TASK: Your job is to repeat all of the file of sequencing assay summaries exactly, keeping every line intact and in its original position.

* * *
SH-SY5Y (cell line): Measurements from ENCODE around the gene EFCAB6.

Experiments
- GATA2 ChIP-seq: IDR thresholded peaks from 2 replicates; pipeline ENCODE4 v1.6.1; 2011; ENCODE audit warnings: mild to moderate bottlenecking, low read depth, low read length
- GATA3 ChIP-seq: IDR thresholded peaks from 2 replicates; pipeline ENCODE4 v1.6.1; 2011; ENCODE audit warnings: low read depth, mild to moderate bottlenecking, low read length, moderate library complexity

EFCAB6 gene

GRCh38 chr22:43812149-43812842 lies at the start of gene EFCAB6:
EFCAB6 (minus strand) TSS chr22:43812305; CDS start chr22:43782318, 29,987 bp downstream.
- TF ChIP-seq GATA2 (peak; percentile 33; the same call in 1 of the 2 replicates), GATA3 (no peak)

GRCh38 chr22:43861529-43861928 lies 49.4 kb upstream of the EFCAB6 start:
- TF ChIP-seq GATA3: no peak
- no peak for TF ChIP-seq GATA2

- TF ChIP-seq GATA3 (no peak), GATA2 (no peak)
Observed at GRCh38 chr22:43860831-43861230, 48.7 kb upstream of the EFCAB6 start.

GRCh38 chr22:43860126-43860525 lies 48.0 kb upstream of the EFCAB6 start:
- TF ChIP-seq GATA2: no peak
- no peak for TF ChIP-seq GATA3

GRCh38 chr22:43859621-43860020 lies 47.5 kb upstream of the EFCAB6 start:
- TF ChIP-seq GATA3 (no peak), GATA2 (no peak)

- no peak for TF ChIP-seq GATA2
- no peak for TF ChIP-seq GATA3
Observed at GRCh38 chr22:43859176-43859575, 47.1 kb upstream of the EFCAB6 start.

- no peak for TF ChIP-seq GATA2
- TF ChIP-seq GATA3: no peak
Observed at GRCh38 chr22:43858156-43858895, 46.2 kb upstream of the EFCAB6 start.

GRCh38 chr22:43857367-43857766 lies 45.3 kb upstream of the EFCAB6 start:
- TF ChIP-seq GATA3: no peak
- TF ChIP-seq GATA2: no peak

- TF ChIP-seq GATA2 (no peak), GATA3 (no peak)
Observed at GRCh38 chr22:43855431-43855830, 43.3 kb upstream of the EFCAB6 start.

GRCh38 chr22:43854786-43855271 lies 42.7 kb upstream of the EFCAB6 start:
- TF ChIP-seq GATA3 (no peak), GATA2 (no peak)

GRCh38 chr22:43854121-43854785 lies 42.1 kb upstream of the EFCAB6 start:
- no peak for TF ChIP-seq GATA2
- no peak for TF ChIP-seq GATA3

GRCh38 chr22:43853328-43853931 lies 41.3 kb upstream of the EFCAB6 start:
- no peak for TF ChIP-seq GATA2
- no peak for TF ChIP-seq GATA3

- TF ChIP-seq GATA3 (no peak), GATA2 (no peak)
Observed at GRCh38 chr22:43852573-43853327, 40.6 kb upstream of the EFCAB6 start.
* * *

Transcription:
SH-SY5Y (cell line): Measurements from ENCODE around the gene EFCAB6.

Experiments
- GATA2 ChIP-seq: IDR thresholded peaks from 2 replicates; pipeline ENCODE4 v1.6.1; 2011; ENCODE audit warnings: mild to moderate bottlenecking, low read depth, low read length
- GATA3 ChIP-seq: IDR thresholded peaks from 2 replicates; pipeline ENCODE4 v1.6.1; 2011; ENCODE audit warnings: low read depth, mild to moderate bottlenecking, low read length, moderate library complexity

EFCAB6 gene

GRCh38 chr22:43812149-43812842 lies at the start of gene EFCAB6:
EFCAB6 (minus strand) TSS chr22:43812305; CDS start chr22:43782318, 29,987 bp downstream.
- TF ChIP-seq GATA2 (peak; percentile 33; the same call in 1 of the 2 replicates), GATA3 (no peak)

GRCh38 chr22:43861529-43861928 lies 49.4 kb upstream of the EFCAB6 start:
- TF ChIP-seq GATA3: no peak
- no peak for TF ChIP-seq GATA2

- TF ChIP-seq GATA3 (no peak), GATA2 (no peak)
Observed at GRCh38 chr22:43860831-43861230, 48.7 kb upstream of the EFCAB6 start.

GRCh38 chr22:43860126-43860525 lies 48.0 kb upstream of the EFCAB6 start:
- TF ChIP-seq GATA2: no peak
- no peak for TF ChIP-seq GATA3

GRCh38 chr22:43859621-43860020 lies 47.5 kb upstream of the EFCAB6 start:
- TF ChIP-seq GATA3 (no peak), GATA2 (no peak)

- no peak for TF ChIP-seq GATA2
- no peak for TF ChIP-seq GATA3
Observed at GRCh38 chr22:43859176-43859575, 47.1 kb upstream of the EFCAB6 start.

- no peak for TF ChIP-seq GATA2
- TF ChIP-seq GATA3: no peak
Observed at GRCh38 chr22:43858156-43858895, 46.2 kb upstream of the EFCAB6 start.

GRCh38 chr22:43857367-43857766 lies 45.3 kb upstream of the EFCAB6 start:
- TF ChIP-seq GATA3: no peak
- TF ChIP-seq GATA2: no peak

- TF ChIP-seq GATA2 (no peak), GATA3 (no peak)
Observed at GRCh38 chr22:43855431-43855830, 43.3 kb upstream of the EFCAB6 start.

GRCh38 chr22:43854786-43855271 lies 42.7 kb upstream of the EFCAB6 start:
- TF ChIP-seq GATA3 (no peak), GATA2 (no peak)

GRCh38 chr22:43854121-43854785 lies 42.1 kb upstream of the EFCAB6 start:
- no peak for TF ChIP-seq GATA2
- no peak for TF ChIP-seq GATA3

GRCh38 chr22:43853328-43853931 lies 41.3 kb upstream of the EFCAB6 start:
- no peak for TF ChIP-seq GATA2
- no peak for TF ChIP-seq GATA3

- TF ChIP-seq GATA3 (no peak), GATA2 (no peak)
Observed at GRCh38 chr22:43852573-43853327, 40.6 kb upstream of the EFCAB6 start.